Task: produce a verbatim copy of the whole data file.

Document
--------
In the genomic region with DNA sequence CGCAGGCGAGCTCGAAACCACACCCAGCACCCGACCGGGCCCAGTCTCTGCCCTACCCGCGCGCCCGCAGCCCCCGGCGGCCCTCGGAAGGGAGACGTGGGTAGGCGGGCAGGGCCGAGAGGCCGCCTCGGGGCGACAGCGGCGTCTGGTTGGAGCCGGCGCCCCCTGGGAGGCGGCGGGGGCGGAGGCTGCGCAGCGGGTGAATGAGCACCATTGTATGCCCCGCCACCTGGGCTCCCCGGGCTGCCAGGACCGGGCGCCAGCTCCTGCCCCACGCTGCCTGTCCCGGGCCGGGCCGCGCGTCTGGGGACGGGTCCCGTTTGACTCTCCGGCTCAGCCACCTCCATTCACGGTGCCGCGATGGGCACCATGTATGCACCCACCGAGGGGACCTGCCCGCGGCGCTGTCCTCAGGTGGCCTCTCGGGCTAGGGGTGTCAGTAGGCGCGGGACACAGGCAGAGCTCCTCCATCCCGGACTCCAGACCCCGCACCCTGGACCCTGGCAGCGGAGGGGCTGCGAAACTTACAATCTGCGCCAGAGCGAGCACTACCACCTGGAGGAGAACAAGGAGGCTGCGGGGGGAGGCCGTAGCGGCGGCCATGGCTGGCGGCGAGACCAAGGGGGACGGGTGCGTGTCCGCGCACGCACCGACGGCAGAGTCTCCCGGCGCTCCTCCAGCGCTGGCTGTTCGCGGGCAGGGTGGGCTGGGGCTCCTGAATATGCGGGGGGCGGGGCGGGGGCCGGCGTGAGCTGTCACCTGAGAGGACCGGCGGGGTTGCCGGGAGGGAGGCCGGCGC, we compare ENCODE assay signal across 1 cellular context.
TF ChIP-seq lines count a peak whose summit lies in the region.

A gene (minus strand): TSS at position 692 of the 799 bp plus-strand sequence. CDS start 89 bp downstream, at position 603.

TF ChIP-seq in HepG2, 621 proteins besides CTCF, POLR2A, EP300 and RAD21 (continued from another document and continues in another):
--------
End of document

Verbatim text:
In the genomic region with DNA sequence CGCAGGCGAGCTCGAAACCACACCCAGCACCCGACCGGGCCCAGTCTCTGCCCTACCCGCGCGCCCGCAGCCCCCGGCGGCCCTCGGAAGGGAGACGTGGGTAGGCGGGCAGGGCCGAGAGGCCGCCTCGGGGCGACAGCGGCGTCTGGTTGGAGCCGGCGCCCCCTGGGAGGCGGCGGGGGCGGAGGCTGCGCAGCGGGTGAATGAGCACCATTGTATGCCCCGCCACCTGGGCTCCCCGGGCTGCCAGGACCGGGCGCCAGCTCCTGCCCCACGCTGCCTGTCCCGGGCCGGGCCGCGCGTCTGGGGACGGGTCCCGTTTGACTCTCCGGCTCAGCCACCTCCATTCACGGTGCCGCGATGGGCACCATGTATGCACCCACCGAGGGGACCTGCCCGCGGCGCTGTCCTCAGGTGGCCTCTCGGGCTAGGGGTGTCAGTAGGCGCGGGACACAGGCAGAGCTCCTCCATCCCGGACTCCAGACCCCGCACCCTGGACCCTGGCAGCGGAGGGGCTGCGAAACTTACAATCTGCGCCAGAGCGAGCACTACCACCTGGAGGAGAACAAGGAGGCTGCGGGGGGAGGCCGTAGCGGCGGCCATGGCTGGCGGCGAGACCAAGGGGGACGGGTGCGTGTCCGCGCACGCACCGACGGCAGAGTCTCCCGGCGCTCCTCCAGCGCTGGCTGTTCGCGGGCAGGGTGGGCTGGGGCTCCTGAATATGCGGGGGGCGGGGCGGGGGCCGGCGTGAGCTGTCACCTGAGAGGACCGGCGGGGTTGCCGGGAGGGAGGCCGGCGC, we compare ENCODE assay signal across 1 cellular context.
TF ChIP-seq lines count a peak whose summit lies in the region.

A gene (minus strand): TSS at position 692 of the 799 bp plus-strand sequence. CDS start 89 bp downstream, at position 603.

TF ChIP-seq in HepG2, 621 proteins besides CTCF, POLR2A, EP300 and RAD21 (continued from another document and continues in another):